Oil prices have plunged from triple digits over 18 months ago to less than $40 a barrel, and companies, markets and the global economy have been ravaged by cheap energy.
Brent crude oil prices hit their lowest level in more than 11 years this week and are currently trading around $36.14 per barrel as of 4.22 p.m. (GMT) today — far cry from over $100 per barrel in the summer of 2014.
And according to Credit Suisse’s 2016 Global Outlook report, the pain of low oil prices will continue until 2020 at least.
Here’s the fateful chart which shows that while oil prices are set to double from their current level to around $60 per barrel by 2020, this is still dramatically less than what it was last year:
Credit Suisse’s global head of research Ric Deverell and his team said:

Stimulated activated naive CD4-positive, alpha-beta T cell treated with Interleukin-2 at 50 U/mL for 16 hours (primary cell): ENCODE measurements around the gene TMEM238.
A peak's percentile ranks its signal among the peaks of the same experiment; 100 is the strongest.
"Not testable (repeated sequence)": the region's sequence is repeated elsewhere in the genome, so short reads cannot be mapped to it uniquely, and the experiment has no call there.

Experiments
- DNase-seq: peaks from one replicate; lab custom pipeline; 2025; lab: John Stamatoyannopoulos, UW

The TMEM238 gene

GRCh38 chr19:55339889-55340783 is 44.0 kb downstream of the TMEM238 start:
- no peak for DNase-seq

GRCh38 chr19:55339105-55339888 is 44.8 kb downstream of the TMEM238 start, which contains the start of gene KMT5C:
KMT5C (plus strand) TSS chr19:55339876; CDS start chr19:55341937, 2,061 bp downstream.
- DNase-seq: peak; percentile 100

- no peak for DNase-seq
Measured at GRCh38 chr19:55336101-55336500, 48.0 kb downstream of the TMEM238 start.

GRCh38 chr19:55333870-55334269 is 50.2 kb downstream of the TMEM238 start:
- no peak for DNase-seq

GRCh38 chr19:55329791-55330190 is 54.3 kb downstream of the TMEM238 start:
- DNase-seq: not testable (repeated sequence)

In our forecast, low prices force the rebalancing of global oil supply and demand. The partial recovery of price next year is required to resuscitate some supply growth into 2017, in our central scenario.
At around $65/b WTI and $70/b Brent, the industry should be able to generate enough supply growth to match basecase demand growth in the medium term, if indeed Opec supplies grow as well — from Iran and later from Iraq, Libya, and possibly Saudi Arabia as well. As for risks, plenty remain.
Britain’s oil and gas industry is in a crisis. Dwindling production and low prices are killing off company profits and jobs in the process.
In fact, things are so bad that the number of jobs has fallen at its fastest rate since 2004, according to research by the Aberdeen and Grampian Chamber of Commerce.
The group estimated that 65,000 jobs were lost in the UK oil industry in 2014 and a further 5,000 were lost in 2015.
In November, Graves & Co, an energy industry consultancy, said oil and gas companies have laid off more than 250,000 workers around the world, a tally that will rise if oil prices remain in the dumps.